Carrots, green vegetables and lung cancer: A case-control study

Paola Pisani, Franco Berrino, Maurizio Macaluso, Ugo Pastorino, Paolo Crosignani, Alberto Baldasseroni

Research output: Contribution to journalArticlepeer-review


A total of 417 lung cancer cases and 849 controls were interviewed on their life-long tobacco usage and their current intake of four food items rich in retinol or carotene. The study was a hospital-based case control where 'cases' were lung cancer patients diagnosed during the period 1979/80 at seven hospitals in the Lombardy region (90% pathologically confirmed) and controls were patients admitted to the same hospitals for causes unrelated to tobacco smoking (epithelia) cancers being excluded from present analysis). Odds ratios (OR) have been computed for increasing frequencies of consumption of liver, cheese, carrots and leafy green vegetables, having controlled for the confounding effects of tobacco usage, residence and birthplace.Current smokers who did not consume carrots showed a three-fold risk of developing lung cancer compared with those who ate them more than once a week (OR = 2.9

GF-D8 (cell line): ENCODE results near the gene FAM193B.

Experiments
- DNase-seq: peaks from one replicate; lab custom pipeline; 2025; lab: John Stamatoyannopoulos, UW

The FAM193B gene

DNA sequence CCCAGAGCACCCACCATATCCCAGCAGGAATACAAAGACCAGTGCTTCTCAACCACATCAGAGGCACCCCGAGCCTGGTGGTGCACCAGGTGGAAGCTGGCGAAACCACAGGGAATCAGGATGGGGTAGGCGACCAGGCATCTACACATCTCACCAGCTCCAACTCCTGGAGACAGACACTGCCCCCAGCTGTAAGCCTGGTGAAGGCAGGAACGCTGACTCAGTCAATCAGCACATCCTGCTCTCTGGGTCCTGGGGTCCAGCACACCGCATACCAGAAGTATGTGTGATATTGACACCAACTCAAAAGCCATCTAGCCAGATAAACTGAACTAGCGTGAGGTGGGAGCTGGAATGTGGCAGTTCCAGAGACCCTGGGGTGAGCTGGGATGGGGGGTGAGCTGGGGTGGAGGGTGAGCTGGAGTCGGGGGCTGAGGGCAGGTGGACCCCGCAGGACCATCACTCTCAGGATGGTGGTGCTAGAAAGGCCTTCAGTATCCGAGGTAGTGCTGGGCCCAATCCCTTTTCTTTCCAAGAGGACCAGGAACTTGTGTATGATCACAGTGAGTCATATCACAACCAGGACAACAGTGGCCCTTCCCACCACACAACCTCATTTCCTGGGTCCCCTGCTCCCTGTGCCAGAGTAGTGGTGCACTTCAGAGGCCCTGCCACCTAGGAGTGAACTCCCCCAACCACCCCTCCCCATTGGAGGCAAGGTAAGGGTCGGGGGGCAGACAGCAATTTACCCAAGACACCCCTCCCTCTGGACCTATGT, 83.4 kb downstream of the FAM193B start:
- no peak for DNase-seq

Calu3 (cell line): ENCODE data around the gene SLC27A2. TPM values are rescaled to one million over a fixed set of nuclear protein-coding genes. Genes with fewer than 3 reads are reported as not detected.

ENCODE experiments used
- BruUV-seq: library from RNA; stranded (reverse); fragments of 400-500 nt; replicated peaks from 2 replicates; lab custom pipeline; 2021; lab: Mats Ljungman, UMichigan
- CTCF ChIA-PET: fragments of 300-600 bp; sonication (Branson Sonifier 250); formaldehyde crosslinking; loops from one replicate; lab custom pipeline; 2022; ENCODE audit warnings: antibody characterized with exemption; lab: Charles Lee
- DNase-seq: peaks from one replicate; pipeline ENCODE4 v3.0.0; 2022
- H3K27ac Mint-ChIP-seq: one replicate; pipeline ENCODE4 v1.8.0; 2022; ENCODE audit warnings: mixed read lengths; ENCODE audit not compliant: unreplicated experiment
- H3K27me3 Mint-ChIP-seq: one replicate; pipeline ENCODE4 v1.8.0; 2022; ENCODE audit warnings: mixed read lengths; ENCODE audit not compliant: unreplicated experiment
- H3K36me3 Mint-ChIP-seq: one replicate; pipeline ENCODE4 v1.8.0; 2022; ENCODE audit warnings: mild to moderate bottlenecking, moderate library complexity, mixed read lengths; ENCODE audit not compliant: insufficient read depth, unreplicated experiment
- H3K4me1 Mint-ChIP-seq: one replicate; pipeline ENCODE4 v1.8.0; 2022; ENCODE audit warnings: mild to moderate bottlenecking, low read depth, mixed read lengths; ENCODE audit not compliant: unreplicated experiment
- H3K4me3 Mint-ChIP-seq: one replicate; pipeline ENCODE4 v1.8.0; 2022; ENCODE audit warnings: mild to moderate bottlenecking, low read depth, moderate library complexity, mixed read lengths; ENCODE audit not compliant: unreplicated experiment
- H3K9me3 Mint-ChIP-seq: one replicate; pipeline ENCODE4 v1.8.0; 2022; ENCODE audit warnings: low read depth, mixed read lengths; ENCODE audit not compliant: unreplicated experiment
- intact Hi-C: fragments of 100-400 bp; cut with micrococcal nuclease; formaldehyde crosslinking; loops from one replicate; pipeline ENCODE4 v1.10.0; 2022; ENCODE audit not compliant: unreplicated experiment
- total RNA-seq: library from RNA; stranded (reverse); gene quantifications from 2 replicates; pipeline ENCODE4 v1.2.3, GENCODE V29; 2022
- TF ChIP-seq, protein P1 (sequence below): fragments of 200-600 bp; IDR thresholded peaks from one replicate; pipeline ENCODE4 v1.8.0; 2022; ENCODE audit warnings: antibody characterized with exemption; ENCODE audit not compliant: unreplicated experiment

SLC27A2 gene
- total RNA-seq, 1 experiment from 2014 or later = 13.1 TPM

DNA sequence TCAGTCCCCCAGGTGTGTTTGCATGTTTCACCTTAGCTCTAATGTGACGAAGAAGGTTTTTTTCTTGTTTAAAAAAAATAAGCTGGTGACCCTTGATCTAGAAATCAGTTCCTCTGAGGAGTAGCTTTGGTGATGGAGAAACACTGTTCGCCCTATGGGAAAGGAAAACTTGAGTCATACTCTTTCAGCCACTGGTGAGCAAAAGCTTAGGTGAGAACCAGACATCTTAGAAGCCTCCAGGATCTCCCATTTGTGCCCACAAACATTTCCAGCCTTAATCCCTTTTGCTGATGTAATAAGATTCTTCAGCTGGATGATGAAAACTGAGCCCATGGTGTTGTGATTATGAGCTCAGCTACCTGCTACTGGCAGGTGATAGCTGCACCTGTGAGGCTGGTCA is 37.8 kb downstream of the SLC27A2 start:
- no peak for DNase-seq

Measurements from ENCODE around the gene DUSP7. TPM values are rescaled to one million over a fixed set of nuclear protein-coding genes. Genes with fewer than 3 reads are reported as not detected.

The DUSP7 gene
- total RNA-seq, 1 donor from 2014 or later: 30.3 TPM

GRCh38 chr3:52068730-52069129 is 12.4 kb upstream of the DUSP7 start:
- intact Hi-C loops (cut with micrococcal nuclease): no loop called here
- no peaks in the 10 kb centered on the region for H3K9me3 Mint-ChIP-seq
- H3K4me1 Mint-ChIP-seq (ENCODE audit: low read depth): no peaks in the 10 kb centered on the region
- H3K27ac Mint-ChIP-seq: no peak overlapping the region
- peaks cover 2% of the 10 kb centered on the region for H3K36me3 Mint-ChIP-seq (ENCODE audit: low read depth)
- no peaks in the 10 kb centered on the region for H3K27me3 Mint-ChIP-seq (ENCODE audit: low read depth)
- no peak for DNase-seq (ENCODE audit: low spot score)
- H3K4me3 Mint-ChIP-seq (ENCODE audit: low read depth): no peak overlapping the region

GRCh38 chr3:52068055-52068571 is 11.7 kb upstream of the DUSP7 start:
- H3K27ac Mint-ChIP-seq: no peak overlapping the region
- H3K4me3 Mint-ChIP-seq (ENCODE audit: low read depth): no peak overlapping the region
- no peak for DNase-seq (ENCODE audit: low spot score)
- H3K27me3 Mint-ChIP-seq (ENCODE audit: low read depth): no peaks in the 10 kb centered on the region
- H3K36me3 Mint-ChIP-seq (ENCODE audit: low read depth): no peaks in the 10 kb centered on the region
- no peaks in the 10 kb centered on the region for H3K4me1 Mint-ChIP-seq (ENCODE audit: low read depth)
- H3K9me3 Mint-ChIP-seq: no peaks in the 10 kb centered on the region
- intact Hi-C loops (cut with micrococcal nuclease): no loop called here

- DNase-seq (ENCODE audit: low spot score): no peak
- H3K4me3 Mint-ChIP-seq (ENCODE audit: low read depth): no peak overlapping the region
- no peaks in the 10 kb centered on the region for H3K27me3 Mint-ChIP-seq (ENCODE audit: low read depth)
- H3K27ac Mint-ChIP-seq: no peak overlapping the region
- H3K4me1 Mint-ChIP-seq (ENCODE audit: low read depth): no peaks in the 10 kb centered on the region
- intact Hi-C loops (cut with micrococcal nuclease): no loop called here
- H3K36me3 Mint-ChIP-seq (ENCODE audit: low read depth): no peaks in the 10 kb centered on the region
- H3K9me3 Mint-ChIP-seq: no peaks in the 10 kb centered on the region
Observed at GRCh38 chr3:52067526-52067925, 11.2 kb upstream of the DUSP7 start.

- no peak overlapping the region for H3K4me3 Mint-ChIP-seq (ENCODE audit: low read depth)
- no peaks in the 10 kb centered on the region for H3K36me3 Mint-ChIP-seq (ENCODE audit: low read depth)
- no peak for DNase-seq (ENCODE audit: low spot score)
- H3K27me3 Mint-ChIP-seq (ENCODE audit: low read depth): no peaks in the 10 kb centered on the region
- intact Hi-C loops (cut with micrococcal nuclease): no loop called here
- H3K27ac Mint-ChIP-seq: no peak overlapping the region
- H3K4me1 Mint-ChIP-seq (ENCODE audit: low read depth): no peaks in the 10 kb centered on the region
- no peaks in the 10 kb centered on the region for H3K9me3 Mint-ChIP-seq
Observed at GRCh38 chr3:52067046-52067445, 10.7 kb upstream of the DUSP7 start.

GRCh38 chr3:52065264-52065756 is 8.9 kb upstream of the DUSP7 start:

Original languageEnglish
Pages (from-to)463-468
Number of pages6
JournalInternational Journal of Epidemiology
Issue number4
Publication statusPublished - Dec 1986

ASJC Scopus subject areas

  • Statistics, Probability and Uncertainty
  • Applied Mathematics
  • Physiology (medical)
  • Reproductive Medicine
  • Obstetrics and Gynaecology
  • Epidemiology


Dive into the research topics of 'Carrots, green vegetables and lung cancer: A case-control study'. Together they form a unique fingerprint.

Cite this